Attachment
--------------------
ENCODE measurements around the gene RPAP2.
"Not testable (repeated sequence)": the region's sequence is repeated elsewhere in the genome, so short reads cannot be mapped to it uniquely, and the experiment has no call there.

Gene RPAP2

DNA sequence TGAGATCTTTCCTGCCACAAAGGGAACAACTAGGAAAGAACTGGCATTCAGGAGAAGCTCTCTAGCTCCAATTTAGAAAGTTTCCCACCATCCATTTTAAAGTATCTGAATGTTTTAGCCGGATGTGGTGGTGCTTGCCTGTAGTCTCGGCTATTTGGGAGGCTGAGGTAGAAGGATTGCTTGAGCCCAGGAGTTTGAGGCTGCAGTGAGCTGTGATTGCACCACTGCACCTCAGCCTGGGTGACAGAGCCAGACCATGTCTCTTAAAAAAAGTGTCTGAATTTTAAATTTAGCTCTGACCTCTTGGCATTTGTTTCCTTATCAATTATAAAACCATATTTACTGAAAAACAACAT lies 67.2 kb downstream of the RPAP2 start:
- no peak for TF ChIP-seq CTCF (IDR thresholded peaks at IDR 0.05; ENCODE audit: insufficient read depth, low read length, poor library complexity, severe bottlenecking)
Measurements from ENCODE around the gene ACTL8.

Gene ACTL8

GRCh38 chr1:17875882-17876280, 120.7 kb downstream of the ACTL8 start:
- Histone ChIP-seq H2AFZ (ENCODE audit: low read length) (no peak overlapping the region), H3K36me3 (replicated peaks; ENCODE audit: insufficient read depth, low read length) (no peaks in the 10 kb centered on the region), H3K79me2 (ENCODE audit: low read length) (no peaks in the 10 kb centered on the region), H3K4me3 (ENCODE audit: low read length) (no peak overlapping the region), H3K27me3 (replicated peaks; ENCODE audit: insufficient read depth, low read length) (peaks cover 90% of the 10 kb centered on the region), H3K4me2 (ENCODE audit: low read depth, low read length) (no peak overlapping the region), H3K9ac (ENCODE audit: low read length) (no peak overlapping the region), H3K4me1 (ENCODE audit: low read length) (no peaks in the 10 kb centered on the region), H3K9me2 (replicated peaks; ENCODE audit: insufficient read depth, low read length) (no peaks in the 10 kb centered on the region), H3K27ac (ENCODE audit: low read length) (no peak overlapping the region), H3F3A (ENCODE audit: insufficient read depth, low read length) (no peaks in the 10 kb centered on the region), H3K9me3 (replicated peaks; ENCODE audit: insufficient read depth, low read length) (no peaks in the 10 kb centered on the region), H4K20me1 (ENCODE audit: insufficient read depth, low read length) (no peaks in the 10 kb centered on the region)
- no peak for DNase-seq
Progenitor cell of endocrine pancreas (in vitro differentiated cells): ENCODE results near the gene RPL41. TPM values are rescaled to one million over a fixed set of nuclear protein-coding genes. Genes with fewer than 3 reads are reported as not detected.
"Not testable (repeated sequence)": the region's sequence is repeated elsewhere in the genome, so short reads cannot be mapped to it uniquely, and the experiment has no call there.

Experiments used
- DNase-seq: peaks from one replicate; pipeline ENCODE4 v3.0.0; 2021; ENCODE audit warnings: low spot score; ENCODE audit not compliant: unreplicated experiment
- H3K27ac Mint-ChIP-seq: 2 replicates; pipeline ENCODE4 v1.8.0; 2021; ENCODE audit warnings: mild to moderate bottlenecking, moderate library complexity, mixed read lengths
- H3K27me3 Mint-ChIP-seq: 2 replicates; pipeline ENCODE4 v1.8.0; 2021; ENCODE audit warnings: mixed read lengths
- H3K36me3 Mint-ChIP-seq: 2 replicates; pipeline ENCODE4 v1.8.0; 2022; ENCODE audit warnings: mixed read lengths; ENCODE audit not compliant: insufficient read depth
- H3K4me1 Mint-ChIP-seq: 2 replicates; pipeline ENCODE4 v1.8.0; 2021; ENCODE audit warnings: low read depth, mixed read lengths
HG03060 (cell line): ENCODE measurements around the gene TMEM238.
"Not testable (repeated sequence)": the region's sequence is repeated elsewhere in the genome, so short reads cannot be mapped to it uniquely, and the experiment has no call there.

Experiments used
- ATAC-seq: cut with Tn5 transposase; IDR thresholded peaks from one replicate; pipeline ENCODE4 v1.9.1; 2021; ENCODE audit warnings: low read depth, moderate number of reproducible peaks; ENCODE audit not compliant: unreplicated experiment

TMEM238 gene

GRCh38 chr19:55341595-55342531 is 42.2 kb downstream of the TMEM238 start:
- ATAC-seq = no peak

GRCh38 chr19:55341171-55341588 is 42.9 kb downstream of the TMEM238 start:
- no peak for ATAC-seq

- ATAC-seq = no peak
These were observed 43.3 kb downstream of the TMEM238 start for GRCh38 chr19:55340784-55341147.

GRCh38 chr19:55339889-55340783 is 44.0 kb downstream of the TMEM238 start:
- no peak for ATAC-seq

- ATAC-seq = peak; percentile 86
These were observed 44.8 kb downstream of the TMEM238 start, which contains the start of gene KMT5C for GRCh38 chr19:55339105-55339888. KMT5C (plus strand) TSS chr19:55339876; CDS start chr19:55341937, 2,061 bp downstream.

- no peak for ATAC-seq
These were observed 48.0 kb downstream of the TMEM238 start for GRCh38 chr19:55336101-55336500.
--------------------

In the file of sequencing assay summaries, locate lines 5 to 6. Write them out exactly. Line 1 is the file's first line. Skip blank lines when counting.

- no peak for TF ChIP-seq CTCF (IDR thresholded peaks at IDR 0.05; ENCODE audit: insufficient read depth, low read length, poor library complexity, severe bottlenecking)
Measurements from ENCODE around the gene ACTL8.